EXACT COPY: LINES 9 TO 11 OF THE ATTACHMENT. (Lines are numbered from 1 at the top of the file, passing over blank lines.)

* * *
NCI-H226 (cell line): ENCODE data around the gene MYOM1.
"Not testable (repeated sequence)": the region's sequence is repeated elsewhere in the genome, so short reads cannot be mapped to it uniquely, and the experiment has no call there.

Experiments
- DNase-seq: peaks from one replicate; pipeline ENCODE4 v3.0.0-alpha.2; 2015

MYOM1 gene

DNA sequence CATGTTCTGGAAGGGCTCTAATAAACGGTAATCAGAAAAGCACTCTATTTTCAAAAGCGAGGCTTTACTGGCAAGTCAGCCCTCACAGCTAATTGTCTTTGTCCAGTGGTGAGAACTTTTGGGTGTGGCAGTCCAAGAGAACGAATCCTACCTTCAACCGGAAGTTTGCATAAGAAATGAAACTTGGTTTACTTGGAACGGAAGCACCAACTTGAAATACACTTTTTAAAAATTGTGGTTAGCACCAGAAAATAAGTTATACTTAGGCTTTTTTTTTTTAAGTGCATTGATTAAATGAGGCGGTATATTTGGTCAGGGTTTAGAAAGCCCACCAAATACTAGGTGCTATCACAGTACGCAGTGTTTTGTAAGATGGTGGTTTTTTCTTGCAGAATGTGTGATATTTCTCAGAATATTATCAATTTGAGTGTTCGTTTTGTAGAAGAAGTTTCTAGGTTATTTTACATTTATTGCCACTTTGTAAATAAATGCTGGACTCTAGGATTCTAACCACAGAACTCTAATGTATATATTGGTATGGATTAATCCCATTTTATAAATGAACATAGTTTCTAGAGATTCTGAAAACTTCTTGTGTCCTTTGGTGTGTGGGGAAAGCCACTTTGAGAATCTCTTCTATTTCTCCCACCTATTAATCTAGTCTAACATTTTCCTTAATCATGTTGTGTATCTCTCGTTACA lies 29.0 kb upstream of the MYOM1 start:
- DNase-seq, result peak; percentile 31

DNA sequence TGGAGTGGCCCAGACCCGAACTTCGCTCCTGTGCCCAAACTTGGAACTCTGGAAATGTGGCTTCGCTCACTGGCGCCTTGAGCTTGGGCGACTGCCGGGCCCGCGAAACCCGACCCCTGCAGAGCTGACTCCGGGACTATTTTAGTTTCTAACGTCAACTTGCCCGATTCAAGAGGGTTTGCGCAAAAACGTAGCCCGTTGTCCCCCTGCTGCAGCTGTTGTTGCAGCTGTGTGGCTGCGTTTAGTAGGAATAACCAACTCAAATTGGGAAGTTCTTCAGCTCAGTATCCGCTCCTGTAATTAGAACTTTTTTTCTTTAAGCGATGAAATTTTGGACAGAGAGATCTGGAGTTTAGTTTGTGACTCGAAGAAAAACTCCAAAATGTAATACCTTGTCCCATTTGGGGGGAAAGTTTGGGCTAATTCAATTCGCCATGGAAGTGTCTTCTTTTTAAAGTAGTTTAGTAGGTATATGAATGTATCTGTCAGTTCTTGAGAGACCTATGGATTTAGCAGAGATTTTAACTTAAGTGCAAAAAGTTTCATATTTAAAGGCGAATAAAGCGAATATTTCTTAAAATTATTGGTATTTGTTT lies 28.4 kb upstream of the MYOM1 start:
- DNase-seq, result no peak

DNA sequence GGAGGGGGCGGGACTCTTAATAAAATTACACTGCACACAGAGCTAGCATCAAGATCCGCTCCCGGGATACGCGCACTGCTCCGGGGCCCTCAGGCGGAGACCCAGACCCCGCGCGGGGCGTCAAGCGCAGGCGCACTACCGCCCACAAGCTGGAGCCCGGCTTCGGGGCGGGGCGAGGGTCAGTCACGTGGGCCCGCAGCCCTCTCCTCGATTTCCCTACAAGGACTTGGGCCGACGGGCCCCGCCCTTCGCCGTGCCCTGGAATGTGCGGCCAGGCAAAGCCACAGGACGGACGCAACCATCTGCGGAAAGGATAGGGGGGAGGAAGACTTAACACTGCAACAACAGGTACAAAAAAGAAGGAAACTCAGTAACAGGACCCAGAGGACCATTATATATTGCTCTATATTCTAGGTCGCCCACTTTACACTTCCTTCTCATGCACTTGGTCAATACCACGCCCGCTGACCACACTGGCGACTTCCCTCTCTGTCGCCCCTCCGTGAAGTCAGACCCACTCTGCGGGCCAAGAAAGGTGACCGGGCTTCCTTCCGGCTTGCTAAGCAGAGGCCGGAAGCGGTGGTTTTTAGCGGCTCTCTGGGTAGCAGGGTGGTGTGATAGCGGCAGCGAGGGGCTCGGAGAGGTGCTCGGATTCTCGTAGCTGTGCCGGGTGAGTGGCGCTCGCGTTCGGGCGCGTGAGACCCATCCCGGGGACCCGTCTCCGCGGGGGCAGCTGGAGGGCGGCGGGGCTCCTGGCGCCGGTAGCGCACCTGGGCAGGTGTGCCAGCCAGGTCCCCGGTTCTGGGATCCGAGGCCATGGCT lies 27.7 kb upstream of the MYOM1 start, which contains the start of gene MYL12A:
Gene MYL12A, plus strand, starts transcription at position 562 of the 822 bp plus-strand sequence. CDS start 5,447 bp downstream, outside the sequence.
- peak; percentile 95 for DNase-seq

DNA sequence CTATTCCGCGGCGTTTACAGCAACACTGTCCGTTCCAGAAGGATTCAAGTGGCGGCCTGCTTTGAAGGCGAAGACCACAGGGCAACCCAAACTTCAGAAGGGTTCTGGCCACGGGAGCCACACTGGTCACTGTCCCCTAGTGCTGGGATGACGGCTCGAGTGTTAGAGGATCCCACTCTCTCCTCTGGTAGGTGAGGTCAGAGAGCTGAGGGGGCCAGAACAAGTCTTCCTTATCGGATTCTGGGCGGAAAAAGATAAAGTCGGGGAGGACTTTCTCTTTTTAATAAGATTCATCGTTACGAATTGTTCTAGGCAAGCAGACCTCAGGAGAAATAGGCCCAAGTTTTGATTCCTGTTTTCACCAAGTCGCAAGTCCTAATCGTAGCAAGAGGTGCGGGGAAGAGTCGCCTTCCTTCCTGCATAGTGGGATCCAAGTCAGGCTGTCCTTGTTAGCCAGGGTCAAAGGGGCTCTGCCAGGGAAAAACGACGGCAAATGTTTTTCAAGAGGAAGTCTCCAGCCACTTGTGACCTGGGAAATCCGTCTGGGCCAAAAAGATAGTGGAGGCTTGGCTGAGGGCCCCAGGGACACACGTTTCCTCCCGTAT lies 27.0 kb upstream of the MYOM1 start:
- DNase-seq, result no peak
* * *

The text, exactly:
- DNase-seq, result no peak

DNA sequence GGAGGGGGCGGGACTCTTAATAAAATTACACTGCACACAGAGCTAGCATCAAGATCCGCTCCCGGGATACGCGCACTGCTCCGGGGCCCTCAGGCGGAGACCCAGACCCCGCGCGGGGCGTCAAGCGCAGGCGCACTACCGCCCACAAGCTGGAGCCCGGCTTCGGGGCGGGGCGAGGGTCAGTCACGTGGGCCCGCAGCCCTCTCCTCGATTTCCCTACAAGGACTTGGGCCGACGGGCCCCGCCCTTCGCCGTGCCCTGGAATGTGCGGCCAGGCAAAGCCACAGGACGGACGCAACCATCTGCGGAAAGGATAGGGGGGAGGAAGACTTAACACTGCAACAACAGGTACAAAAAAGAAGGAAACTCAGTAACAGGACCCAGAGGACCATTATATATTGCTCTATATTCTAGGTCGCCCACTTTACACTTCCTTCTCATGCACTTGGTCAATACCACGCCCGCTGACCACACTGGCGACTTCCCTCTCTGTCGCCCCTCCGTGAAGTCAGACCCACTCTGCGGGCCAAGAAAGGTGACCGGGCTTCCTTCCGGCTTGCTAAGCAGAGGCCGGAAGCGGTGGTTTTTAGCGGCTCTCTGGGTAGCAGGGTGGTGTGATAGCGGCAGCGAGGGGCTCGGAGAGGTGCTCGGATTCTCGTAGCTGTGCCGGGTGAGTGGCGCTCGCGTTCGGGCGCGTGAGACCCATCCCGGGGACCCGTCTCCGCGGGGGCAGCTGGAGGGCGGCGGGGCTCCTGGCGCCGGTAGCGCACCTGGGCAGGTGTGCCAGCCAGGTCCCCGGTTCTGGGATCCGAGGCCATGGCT lies 27.7 kb upstream of the MYOM1 start, which contains the start of gene MYL12A:
Gene MYL12A, plus strand, starts transcription at position 562 of the 822 bp plus-strand sequence. CDS start 5,447 bp downstream, outside the sequence.